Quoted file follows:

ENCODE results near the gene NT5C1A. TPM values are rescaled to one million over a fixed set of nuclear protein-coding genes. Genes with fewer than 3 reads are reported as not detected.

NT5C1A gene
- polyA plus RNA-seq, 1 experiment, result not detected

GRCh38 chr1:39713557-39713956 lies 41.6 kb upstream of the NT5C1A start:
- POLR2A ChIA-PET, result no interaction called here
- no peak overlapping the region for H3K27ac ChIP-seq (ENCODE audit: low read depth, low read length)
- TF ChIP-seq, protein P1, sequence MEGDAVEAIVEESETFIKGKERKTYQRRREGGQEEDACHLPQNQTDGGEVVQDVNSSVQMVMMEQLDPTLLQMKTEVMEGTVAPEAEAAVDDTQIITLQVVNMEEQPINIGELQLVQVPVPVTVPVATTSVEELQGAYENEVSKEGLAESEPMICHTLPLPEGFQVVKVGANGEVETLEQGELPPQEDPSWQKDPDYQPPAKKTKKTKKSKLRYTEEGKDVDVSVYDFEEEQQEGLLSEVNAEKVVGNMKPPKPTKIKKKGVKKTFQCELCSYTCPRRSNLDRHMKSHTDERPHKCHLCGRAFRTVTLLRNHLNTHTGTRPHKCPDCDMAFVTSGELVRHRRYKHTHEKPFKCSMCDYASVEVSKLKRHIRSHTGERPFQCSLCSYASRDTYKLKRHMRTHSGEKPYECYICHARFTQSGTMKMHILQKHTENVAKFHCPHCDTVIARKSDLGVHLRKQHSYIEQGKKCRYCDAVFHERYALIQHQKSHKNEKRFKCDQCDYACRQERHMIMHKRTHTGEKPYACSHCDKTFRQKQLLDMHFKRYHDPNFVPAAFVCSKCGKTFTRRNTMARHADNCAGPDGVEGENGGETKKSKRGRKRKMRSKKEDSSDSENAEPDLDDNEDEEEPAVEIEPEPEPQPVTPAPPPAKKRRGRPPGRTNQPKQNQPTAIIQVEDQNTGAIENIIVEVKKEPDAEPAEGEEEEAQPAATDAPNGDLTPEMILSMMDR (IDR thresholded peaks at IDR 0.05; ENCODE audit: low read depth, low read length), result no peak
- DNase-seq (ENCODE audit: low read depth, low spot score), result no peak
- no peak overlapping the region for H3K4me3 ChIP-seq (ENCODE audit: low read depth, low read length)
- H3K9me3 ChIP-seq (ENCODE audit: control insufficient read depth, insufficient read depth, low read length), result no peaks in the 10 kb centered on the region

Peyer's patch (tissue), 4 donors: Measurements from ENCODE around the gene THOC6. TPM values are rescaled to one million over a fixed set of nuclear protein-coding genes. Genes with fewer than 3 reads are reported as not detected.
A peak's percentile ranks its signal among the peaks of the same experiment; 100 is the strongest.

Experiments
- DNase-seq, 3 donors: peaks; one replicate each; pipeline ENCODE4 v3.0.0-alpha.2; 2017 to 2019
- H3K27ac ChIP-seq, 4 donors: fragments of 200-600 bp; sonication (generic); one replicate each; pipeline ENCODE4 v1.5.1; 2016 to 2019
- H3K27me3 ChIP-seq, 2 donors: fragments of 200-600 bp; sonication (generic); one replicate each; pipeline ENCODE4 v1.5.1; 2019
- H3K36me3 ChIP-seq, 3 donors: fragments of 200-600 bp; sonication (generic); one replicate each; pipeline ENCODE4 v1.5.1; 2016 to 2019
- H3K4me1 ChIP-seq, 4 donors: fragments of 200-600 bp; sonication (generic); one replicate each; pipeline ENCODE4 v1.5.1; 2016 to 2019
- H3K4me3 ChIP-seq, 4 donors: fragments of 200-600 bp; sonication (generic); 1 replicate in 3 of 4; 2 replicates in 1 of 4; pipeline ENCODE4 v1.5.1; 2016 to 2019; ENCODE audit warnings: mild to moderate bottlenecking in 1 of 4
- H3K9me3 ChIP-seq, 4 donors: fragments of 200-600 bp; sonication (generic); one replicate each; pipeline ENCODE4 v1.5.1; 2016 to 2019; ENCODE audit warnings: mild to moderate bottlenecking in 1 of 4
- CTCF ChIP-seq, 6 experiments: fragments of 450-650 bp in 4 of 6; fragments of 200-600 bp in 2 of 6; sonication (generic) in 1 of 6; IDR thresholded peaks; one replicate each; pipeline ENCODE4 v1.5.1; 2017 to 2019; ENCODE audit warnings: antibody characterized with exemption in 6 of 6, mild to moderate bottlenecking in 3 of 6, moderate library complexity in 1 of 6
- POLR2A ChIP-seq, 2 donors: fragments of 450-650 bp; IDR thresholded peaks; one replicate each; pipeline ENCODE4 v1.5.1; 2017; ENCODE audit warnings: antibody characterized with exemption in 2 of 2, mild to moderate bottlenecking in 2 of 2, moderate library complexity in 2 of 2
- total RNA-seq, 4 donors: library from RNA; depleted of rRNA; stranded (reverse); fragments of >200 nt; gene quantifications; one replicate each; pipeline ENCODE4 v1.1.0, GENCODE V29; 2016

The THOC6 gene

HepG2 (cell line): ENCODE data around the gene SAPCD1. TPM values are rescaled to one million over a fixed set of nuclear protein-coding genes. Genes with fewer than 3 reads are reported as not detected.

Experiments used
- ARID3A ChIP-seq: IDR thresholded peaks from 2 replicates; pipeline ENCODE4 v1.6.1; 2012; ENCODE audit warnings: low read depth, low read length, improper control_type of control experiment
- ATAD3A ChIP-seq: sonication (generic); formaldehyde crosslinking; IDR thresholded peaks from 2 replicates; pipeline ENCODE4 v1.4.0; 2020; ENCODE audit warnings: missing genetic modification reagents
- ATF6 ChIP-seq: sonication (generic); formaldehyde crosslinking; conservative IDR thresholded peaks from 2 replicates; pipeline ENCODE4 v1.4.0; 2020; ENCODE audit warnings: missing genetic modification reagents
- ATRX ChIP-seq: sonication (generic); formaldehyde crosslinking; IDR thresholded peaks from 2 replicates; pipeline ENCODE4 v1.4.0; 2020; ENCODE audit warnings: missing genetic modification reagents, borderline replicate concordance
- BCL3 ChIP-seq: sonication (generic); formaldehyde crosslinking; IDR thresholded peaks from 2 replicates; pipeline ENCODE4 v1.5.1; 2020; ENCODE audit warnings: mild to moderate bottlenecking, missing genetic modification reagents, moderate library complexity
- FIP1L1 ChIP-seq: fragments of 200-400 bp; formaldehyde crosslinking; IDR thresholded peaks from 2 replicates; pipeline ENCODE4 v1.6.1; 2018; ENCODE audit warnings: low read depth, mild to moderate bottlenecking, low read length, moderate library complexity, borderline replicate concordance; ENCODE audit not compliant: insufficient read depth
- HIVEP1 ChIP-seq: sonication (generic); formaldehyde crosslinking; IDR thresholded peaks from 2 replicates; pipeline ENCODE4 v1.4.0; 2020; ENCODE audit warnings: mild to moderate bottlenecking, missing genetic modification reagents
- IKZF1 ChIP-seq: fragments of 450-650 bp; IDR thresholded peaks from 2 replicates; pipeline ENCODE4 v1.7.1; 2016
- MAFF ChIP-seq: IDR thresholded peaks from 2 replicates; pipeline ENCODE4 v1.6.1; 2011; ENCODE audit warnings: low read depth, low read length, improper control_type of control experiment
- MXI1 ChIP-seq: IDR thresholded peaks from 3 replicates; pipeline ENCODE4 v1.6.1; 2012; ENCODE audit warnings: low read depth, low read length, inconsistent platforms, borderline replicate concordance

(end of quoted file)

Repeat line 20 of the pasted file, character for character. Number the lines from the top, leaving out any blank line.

- H3K9me3 ChIP-seq, 4 donors: fragments of 200-600 bp; sonication (generic); one replicate each; pipeline ENCODE4 v1.5.1; 2016 to 2019; ENCODE audit warnings: mild to moderate bottlenecking in 1 of 4